Beneath the latter’s muscular curves lies tweaks from Land Rover’s Special Vehicle Operations unit. The ride height for instance has been lowered by 8mm over the Sport for improved road holding. The air suspension has been further tweaked, damper tuning and stiffer bushes sharpening the setup by 20 percent. Even Land Rover’s excellent ZF eight-speed automatic gearbox – carried over from the Sport – has received software upgrades to slice upshift times in half. Up to 10,000km of development was conducted at the Nürburgring to perfect handling, which goes some way to explaining that Ferrari 355 GTB-equalling laptime.
Grip from the 22in Continentals for instance is impressively consistent, the compound altogether more stable than those found on the Sport: though still impressive, these had a tendency to surrender to understeer much earlier when properly leant on than our test model today. Similarly the steering is also heavier and more direct, an endorsement of the precision potential within the chassis and stronger grip at play.
It’s hard to forget though that, SVO tweaks and all, this is still a 2335kg SUV. Throw the SVR into a corner with the same enthusiasm one might with a hatchback and the balance just isn’t there, the build up of momentum and sudden weight transfer overwhelming the wheels under load. Ditch this approach for a smoother, more genteel entry into the corners though and the results will start to react positively. Pouring the momentum into the corner offers a much greater degree of agility, even if the SVR is still a little top heavy. It doesn’t quite perhaps offer the same sharpness as the segment headlining Porsche Cayenne Turbo – though until the twin-test arises, we can only speculate – but through the turns and with a thinking man’s approach, it’s a remarkable accomplishment.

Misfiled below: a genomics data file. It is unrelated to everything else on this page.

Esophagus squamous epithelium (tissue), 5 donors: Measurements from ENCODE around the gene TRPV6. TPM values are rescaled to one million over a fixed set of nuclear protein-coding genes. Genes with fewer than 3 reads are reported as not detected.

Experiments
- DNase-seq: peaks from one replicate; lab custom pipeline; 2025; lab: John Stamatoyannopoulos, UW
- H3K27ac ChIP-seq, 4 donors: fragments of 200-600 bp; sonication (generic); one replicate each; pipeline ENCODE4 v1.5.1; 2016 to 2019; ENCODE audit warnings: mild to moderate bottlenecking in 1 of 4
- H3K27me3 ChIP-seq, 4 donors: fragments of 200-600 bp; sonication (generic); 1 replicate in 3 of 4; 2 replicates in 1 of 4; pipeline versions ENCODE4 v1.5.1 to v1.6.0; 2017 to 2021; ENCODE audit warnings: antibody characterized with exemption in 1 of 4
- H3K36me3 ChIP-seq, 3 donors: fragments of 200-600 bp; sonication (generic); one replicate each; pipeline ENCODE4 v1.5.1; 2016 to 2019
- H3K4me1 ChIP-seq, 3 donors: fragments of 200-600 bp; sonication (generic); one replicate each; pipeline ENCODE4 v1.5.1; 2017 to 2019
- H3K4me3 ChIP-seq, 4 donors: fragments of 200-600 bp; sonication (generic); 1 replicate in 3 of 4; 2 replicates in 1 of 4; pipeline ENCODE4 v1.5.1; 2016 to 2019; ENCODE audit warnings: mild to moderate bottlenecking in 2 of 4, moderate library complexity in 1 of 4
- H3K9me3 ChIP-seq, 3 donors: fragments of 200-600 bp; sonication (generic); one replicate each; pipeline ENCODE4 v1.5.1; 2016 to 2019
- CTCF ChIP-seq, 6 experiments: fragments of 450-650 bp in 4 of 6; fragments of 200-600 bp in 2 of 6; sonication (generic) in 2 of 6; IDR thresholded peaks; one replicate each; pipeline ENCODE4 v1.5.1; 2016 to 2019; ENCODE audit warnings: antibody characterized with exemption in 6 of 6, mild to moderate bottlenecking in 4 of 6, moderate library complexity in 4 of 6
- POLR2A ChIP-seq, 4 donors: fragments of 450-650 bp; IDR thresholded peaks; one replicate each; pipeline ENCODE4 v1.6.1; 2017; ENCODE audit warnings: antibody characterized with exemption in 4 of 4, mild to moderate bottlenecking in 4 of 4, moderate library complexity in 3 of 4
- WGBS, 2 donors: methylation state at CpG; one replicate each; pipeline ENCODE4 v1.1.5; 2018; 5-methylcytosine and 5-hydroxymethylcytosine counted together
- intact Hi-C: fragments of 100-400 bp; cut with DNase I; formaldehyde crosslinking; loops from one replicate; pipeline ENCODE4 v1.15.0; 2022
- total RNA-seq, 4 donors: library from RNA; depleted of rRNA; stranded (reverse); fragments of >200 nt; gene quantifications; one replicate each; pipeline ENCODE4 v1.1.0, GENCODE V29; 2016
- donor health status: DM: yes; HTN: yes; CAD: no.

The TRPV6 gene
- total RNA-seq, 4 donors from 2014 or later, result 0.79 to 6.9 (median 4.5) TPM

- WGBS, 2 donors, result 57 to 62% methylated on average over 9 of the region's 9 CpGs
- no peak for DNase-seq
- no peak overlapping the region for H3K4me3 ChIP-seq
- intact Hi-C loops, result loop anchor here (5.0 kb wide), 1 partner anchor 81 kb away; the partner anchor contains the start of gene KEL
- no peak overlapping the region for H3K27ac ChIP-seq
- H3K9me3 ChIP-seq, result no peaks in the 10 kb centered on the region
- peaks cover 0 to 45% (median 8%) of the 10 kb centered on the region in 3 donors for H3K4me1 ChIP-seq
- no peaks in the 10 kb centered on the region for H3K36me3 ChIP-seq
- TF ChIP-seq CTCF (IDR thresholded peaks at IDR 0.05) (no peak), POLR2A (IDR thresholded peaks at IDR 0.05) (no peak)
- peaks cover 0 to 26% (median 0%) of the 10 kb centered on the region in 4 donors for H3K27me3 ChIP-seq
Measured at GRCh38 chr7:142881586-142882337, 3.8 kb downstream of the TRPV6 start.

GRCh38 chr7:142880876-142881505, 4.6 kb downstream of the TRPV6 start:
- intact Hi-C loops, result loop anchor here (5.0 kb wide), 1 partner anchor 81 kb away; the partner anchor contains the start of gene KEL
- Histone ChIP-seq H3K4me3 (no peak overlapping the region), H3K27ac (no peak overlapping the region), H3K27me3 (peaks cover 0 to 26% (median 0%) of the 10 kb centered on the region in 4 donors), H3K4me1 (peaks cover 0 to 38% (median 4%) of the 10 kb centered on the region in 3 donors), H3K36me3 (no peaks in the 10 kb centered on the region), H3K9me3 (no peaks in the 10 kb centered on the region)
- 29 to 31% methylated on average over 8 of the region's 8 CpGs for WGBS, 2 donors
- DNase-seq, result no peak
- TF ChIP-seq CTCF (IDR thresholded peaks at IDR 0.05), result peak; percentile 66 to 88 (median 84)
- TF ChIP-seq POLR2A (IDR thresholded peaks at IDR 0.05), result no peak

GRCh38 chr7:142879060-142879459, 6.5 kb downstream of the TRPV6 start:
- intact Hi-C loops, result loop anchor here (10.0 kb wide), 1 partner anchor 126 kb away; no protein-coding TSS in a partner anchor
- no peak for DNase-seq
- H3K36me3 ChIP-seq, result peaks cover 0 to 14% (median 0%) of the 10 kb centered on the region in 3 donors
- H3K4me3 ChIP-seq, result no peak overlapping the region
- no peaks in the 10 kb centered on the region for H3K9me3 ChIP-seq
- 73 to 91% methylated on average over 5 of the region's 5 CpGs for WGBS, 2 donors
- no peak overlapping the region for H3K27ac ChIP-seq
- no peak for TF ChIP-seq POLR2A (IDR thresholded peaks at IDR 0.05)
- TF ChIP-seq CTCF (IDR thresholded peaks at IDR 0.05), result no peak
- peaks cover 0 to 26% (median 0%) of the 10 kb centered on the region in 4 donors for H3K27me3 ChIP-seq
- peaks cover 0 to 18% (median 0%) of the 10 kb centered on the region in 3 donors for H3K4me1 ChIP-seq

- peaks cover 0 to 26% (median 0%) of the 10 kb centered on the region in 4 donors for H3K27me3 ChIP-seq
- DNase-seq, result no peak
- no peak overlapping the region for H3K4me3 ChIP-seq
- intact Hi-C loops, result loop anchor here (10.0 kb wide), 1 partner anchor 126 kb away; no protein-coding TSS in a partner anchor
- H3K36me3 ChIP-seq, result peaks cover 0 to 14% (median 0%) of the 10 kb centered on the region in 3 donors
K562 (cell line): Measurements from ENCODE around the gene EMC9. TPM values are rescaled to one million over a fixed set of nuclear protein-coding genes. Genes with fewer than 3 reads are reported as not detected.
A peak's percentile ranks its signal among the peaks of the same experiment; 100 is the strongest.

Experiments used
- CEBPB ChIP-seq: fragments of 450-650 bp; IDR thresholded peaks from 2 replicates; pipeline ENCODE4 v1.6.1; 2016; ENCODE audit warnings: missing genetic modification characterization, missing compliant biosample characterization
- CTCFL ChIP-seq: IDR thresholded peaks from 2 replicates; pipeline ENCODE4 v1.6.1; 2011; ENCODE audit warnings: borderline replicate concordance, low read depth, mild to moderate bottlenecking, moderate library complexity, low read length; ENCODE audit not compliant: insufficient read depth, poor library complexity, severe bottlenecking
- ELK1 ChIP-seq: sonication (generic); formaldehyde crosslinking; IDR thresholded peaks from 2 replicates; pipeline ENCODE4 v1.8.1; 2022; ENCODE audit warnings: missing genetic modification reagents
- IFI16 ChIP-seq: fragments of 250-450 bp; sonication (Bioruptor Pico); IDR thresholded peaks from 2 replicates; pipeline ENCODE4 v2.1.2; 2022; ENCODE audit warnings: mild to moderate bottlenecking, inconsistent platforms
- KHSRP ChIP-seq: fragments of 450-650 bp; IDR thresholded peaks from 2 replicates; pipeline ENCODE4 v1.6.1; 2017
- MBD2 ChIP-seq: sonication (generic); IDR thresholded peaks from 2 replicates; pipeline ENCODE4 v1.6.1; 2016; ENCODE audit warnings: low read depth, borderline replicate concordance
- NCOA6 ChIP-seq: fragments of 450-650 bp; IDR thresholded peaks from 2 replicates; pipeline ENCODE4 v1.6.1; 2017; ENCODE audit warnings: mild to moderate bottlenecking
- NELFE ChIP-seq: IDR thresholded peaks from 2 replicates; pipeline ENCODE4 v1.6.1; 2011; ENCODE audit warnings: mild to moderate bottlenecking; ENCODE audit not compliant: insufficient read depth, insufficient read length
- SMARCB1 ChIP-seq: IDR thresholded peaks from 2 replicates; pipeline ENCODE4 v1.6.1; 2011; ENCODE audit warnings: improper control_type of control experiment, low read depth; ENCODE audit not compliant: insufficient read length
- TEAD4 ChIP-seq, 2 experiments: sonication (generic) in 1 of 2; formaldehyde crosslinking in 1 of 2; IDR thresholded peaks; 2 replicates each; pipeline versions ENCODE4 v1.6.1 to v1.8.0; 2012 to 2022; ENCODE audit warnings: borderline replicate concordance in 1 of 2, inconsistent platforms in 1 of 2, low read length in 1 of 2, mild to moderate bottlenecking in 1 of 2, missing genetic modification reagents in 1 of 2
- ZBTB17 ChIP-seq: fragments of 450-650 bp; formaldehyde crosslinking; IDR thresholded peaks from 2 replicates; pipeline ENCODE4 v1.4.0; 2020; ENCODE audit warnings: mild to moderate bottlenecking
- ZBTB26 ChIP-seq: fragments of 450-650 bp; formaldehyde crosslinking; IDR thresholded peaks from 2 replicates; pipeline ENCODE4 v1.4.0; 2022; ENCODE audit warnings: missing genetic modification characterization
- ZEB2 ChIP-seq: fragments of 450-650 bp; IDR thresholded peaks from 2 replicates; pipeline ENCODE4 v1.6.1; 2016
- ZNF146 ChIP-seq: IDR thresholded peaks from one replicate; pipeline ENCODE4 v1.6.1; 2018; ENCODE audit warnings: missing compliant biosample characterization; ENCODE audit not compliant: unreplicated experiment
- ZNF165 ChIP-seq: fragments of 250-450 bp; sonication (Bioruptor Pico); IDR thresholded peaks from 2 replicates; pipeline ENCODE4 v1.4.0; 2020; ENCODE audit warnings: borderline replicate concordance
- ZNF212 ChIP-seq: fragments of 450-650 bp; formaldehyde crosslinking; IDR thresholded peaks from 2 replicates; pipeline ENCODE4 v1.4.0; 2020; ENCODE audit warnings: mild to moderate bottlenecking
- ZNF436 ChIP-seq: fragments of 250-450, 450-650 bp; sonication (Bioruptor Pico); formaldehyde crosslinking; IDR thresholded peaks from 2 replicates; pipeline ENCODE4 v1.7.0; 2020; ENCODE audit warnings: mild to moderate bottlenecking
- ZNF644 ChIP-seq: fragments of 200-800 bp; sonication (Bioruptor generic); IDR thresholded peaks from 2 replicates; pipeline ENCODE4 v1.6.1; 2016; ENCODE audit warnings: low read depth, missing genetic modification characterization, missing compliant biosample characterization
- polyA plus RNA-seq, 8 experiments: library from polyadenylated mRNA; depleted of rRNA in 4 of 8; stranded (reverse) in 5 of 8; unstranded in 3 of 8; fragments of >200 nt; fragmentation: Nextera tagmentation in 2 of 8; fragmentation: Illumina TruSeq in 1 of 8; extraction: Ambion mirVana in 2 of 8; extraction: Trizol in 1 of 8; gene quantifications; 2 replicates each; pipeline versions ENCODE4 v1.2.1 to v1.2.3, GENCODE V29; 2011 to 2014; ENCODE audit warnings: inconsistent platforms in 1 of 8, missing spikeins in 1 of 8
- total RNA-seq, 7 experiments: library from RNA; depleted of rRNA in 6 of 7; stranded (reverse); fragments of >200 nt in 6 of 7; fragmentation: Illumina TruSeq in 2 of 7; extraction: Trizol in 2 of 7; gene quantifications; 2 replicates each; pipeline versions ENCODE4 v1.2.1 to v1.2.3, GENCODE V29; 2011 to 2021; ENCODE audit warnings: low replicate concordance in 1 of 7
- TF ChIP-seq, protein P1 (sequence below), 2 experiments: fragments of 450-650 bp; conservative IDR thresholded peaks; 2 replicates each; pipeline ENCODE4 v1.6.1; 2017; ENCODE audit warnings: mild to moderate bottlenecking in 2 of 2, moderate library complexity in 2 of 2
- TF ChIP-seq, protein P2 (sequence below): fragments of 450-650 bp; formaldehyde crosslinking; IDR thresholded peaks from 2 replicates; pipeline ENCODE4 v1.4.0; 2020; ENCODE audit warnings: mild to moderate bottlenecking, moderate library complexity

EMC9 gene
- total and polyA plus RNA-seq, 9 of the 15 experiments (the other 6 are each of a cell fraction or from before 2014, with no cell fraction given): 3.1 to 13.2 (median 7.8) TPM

While the drivability has impressed though, the interior has me narked. Gorgeous and modern, absolutely, and with a high ground clearance and softer suspension than the Mercedes, it’s a surprisingly comfortable setup for a Nürburgring record holder. Or it would be were it not for the seats, the new leather construction a multitude of curves, one of which manages to stick itself perfectly between my shoulder blades, and push out. It is not, as you can imagine, particularly convenient.
It’s also through the corners that the Mercedes starts to show its true colours. Boasting something called Active Curve System – active anti-roll bars that stiffen under load – the ML 63 also comes with adaptive dampers, which lower the body at higher road speeds to improve the aerodynamics. The result is a drive that’s good not just for an SUV, but good full stop. Even under extreme provocation through the tighter corners, those adaptive dampers can be felt at work, offering an impressive composure even despite the brutal delivery of that V8 power. The electromechanical steering is also more accurate than either of its rivals, allowing a more energetic corner entry than either the Jeep or Range Rover can – or indeed will – manage.